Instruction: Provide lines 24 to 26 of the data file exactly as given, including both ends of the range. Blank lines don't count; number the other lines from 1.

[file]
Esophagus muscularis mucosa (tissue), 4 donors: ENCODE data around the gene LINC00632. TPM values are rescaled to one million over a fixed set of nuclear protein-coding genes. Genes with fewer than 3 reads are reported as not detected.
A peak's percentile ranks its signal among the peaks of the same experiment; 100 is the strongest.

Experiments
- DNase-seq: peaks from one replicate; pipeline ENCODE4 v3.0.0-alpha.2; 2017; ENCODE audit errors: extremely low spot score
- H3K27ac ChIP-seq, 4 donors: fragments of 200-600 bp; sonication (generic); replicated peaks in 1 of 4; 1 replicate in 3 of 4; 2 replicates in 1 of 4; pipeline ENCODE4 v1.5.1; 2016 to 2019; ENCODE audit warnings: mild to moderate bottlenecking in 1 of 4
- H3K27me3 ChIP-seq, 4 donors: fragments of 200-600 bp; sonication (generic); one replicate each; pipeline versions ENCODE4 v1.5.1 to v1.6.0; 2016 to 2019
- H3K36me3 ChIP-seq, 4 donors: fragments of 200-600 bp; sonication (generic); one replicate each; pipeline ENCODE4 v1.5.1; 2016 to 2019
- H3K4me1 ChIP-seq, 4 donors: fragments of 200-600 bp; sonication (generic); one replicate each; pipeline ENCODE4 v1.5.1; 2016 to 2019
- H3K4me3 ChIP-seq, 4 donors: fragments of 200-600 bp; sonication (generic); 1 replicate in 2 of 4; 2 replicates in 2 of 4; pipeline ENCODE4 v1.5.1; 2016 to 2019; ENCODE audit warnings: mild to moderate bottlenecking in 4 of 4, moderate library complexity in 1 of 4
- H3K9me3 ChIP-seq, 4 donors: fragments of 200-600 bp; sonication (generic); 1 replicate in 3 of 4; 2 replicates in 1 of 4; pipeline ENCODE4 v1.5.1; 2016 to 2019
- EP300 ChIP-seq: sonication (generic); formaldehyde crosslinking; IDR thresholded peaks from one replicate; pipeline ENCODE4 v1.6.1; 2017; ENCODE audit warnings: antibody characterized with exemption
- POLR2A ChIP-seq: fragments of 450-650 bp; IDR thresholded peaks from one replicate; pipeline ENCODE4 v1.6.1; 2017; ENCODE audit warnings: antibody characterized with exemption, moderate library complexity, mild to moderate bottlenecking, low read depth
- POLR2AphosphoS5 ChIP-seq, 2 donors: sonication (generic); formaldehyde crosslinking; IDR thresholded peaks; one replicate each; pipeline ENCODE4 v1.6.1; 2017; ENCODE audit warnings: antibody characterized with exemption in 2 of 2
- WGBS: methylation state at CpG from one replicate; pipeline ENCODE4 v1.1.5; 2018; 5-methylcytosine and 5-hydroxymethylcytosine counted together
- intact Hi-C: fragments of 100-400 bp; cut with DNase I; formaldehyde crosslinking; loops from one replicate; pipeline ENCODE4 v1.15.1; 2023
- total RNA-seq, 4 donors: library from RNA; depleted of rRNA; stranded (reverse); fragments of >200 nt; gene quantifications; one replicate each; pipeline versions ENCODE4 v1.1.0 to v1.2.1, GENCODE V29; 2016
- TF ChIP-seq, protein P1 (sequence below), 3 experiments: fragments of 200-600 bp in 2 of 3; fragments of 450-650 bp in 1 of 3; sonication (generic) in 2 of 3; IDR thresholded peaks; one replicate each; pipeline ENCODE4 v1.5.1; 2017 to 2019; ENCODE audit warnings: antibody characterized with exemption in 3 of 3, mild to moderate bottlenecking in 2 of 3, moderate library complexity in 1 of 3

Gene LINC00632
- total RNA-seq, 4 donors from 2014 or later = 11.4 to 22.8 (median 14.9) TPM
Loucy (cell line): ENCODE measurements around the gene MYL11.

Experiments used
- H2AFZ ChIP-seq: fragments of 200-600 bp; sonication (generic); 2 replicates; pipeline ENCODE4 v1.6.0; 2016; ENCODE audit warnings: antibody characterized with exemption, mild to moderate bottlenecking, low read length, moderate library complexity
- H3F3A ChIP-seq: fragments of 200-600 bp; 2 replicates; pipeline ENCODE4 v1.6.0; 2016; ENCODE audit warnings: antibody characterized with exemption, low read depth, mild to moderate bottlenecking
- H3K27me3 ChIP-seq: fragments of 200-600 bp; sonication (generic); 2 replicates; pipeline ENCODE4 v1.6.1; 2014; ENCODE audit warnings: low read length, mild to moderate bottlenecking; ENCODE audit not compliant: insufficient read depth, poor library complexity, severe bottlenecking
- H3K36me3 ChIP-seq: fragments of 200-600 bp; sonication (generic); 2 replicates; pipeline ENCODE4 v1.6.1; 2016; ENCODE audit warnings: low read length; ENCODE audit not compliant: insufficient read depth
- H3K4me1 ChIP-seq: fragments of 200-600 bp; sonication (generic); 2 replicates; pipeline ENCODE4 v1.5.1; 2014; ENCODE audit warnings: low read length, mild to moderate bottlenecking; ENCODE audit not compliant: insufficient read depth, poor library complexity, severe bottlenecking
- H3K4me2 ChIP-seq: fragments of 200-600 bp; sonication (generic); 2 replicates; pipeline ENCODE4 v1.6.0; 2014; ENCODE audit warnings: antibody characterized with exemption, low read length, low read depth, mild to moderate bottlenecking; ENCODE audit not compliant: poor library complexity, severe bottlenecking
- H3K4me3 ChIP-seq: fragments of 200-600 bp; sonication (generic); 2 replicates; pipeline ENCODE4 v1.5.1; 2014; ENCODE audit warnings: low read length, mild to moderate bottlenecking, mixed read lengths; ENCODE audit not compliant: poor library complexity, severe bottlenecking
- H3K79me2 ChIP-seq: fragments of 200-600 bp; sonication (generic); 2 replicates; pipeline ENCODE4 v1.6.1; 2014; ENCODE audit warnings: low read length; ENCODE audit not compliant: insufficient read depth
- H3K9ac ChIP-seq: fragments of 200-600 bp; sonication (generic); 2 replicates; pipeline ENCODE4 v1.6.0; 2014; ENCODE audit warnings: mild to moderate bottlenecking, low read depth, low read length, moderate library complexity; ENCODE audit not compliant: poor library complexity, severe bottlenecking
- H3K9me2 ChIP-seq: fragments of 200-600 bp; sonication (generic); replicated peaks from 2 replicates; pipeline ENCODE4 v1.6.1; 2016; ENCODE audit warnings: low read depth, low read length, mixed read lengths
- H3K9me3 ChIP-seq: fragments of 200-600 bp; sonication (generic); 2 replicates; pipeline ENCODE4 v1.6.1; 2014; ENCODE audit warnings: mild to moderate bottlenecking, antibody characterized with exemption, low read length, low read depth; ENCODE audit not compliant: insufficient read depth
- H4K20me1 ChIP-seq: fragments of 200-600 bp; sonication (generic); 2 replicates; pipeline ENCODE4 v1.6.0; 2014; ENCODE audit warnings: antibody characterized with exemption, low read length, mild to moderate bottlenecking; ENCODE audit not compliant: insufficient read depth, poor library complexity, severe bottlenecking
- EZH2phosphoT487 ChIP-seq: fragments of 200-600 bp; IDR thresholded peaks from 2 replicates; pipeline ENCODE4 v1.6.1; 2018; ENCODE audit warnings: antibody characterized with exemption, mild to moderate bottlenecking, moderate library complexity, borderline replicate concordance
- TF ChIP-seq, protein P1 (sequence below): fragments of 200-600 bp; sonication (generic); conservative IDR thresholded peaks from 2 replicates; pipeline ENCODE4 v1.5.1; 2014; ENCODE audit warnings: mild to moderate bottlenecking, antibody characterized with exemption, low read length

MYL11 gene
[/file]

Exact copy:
- H3K27me3 ChIP-seq: fragments of 200-600 bp; sonication (generic); 2 replicates; pipeline ENCODE4 v1.6.1; 2014; ENCODE audit warnings: low read length, mild to moderate bottlenecking; ENCODE audit not compliant: insufficient read depth, poor library complexity, severe bottlenecking
- H3K36me3 ChIP-seq: fragments of 200-600 bp; sonication (generic); 2 replicates; pipeline ENCODE4 v1.6.1; 2016; ENCODE audit warnings: low read length; ENCODE audit not compliant: insufficient read depth
- H3K4me1 ChIP-seq: fragments of 200-600 bp; sonication (generic); 2 replicates; pipeline ENCODE4 v1.5.1; 2014; ENCODE audit warnings: low read length, mild to moderate bottlenecking; ENCODE audit not compliant: insufficient read depth, poor library complexity, severe bottlenecking